U.S. congressman goes on ‘thirst strike’ for worker heat safety protections – National

U.S. congressman goes on ‘thirst strike’ for worker heat safety protections – National

A U.S. congressman from Texas held a day-long “thirst strike” on Tuesday to push for federal safety standards for those working in extreme heat conditions — an issue that is becoming more prominent amid record-shattering temperatures.

Rep. Greg Casar, a Democrat, spent the day on the steps of the U.S. Capitol refusing to eat, drink water or take breaks from the 30 degrees Celsius heat in Washington, D.C. He also held a vigil for workers who have died from heat-related illnesses while on the job.

The lawmaker, who was joined by several other Democrats throughout the day who pledged their support, said he would only break his strike “when nurses tell me to stop.”

“It’s challenging and it’s hot, but it’s not as hot as it is in Texas,” a sweating Casar told reporters hours into his strike.

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Temperatures in Casar’s district, which includes parts of Austin and San Antonio, were expected to top 38 C (100 F) on Tuesday.

This summer has seen countries around the world, including the U.S. and Canada, continuously break heat records. Earlier this month saw the hottest recorded global temperature on back-to-back days, rising to an average 17.01 C on July 3 and then to 17.18 C on July 4 and 5.

In the past 30 days, nearly 5,000 heat and rainfall records have been broken or tied in the U.S. and more than 10,000 records set globally, according to the U.S. National Oceanic and Atmospheric Administration. Texas cities and towns alone have set 369 daily high-temperature records since June 1.

Last year, the non-profit consumer advocacy group Public Citizen estimated heat exposure is responsible for at least 600 worker fatalities and 170,000 workplace injuries per year on average in the U.S., citing data from the U.S. Bureau of Labor Statistics and other research.

Click to play video: '‘Extremes you never want to be at’: As temperatures spike, so do health hazards'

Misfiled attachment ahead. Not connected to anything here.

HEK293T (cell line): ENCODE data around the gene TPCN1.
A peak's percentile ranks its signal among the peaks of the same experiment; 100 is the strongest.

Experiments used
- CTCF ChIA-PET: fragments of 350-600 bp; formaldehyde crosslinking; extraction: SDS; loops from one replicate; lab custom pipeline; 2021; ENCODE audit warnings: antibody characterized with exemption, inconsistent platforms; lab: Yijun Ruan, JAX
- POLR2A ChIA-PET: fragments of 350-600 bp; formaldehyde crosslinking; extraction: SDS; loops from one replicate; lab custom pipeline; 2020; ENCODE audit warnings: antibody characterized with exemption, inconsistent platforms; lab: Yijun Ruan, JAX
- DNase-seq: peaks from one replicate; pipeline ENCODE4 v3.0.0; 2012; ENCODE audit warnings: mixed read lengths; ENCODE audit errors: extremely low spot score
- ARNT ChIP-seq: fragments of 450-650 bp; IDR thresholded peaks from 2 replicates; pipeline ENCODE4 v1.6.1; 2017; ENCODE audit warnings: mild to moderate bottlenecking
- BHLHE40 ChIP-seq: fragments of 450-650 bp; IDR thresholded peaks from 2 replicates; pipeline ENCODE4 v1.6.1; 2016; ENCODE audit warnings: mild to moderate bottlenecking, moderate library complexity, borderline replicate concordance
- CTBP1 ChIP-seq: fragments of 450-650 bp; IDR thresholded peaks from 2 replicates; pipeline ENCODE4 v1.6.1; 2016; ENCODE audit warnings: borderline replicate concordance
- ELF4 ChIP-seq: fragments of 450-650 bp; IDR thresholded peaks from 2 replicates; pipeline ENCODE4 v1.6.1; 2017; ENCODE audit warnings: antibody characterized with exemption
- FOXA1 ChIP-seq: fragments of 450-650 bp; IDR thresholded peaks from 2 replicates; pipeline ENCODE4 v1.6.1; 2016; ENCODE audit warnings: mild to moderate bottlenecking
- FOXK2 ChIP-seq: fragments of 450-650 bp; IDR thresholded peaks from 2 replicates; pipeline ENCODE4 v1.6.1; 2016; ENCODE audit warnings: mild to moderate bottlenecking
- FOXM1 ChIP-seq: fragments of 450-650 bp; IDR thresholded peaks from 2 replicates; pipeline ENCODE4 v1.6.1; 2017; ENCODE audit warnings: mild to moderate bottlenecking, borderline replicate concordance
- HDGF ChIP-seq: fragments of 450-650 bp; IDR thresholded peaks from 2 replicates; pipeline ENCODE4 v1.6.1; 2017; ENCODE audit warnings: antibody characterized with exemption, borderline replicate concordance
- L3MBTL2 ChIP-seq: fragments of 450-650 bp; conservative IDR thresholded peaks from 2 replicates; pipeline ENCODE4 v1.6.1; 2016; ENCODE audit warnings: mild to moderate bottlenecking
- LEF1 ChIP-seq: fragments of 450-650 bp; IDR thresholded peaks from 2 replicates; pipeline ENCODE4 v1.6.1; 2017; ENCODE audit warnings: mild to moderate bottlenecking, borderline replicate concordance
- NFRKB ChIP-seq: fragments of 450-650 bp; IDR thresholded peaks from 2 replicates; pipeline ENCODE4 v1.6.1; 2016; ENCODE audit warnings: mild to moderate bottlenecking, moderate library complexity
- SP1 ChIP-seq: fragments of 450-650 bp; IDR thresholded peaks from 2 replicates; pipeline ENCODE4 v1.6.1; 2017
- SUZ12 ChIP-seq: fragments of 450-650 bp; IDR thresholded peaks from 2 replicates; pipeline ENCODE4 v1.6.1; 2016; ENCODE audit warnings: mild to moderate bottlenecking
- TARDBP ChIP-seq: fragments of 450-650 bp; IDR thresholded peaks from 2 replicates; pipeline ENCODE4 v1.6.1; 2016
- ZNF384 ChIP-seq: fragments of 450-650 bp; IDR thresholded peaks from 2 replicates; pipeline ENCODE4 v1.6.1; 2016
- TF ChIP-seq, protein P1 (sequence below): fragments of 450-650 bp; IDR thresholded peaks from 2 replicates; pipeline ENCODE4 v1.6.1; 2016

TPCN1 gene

‘Extremes you never want to be at’: As temperatures spike, so do health hazards

The U.S. Occupational Safety and Health Administration (OSHA) puts the number of annual heat-related workplace deaths at 33 between 1992 and 2021, but notes those numbers are “likely vast underestimates.”

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This year has already seen some notable cases of outdoor workers dying after prolonged heat exposure, including a United States Postal Service employee in Dallas and a construction worker in San Antonio.

Casar’s thirst strike was launched in protest of a Texas law signed by Gov. Greg Abbott last month that blocks cities from writing local rules that go further than state laws.

The legislation, which will take effect Sept. 1, would strike down local ordinances passed in Austin, Dallas, Houston, and other cities that mandate water and rest breaks for workers during extreme heat events. In 2010 and 2015, Casar helped push for those local protections in Austin and Dallas, respectively, including by holding thirst strikes.

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With no state regulations in place that would replace those local laws, critics and workplace safety advocates fear employers will no longer feel the need to ensure their employees have adequate protection from heat exposure and dehydration.

A spokesperson for Abbott’s office told Motorcycle accident toronto today the new legislation ensures the state abides by federal standards set by OSHA “and will not inhibit people from taking water breaks.”

“Ensuring the safety of Texans is a top priority as our state experiences high summer heat,” Andrew Mahaleris said in a statement.

But OSHA does not have a specific policy in place for heat-related worker protection. Rather, it has a general duty clause that requires employers to provide a workplace “free from recognized hazards that are causing or are likely to cause death or serious physical harm to employees.”

Work is currently underway at OSHA to create a federal standard for occupational heat safety rules, but is not expected to be introduced or enacted this year. The agency is currently convening a panel of businesses, local governments and non-profits to gather feedback on the proposed standard.